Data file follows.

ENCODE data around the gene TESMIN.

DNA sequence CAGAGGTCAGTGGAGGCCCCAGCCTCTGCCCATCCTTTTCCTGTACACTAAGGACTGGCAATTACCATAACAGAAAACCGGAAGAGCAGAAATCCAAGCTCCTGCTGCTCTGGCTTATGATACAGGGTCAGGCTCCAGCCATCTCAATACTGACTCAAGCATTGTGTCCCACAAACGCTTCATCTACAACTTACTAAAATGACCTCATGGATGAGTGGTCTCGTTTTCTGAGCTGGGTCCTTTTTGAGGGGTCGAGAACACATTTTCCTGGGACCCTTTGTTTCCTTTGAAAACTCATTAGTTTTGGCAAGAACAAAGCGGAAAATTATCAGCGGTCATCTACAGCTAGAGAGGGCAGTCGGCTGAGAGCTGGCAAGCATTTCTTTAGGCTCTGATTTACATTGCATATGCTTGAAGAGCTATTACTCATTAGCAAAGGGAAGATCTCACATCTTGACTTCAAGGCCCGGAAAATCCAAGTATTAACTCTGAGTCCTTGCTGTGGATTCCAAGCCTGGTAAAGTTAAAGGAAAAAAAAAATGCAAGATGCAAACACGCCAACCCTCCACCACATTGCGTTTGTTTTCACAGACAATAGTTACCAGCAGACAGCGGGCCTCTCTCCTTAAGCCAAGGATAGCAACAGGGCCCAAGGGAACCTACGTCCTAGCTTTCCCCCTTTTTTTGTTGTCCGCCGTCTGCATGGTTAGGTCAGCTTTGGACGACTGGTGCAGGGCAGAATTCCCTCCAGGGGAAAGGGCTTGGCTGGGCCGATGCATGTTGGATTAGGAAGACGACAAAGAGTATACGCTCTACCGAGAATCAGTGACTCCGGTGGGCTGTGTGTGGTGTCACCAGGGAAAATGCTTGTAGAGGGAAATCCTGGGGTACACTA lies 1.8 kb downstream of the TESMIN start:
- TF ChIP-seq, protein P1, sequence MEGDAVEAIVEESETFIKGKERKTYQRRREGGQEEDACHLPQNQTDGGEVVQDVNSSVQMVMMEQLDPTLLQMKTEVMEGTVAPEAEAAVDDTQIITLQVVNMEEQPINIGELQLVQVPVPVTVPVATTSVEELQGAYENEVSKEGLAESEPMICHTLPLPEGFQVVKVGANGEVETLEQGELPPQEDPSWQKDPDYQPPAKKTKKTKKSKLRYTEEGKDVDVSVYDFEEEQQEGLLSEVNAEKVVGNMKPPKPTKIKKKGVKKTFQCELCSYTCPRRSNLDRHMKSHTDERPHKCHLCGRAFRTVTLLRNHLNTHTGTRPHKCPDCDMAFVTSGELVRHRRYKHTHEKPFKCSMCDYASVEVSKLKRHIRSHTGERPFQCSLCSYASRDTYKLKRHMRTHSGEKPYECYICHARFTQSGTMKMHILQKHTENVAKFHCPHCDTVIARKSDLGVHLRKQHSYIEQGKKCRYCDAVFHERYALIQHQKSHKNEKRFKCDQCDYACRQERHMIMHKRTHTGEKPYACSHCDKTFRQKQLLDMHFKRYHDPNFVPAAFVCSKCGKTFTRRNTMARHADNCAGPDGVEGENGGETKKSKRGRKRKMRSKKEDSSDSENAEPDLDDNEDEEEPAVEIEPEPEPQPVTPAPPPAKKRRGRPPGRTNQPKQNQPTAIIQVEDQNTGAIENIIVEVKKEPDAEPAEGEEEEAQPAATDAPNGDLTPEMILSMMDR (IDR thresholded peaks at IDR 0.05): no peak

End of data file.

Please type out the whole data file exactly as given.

ENCODE data around the gene TESMIN.

DNA sequence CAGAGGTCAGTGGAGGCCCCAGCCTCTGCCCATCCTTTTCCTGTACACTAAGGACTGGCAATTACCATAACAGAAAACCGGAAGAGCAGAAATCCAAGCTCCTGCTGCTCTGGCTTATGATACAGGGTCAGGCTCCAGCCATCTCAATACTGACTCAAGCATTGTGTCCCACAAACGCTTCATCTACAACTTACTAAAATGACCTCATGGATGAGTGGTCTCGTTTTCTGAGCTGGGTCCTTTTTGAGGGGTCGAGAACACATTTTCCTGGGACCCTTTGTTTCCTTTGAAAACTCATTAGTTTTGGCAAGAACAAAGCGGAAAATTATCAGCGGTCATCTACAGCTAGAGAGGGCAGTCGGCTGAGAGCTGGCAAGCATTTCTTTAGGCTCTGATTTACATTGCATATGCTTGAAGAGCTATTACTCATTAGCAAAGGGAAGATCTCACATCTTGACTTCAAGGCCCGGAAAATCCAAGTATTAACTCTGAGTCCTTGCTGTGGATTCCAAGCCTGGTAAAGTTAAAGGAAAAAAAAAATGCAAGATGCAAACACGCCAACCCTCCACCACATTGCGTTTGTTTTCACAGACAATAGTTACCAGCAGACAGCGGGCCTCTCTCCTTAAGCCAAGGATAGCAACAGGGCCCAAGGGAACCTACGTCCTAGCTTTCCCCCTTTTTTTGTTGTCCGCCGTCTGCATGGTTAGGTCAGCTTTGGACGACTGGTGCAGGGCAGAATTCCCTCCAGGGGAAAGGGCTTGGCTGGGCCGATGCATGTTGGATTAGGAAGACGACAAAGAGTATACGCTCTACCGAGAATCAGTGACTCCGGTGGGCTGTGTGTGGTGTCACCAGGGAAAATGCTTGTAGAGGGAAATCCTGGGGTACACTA lies 1.8 kb downstream of the TESMIN start:
- TF ChIP-seq, protein P1, sequence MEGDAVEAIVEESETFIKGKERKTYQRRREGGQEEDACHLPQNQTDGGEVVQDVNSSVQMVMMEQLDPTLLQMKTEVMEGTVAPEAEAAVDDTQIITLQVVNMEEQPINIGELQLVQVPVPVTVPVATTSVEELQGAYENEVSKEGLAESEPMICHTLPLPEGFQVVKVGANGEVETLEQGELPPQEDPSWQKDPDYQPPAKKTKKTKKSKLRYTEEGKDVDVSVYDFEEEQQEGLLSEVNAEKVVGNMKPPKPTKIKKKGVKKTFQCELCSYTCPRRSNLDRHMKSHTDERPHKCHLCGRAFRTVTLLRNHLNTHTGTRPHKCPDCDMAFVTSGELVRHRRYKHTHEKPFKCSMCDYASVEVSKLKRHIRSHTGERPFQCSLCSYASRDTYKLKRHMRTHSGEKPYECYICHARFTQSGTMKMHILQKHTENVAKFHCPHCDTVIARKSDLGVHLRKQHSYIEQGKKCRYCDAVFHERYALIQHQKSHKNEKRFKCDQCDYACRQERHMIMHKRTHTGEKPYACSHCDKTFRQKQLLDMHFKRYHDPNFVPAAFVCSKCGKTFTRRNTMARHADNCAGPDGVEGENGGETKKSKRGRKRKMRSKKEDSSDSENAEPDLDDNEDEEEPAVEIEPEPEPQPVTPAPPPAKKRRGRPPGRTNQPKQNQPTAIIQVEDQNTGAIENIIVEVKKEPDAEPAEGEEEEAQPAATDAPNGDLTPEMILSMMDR (IDR thresholded peaks at IDR 0.05): no peak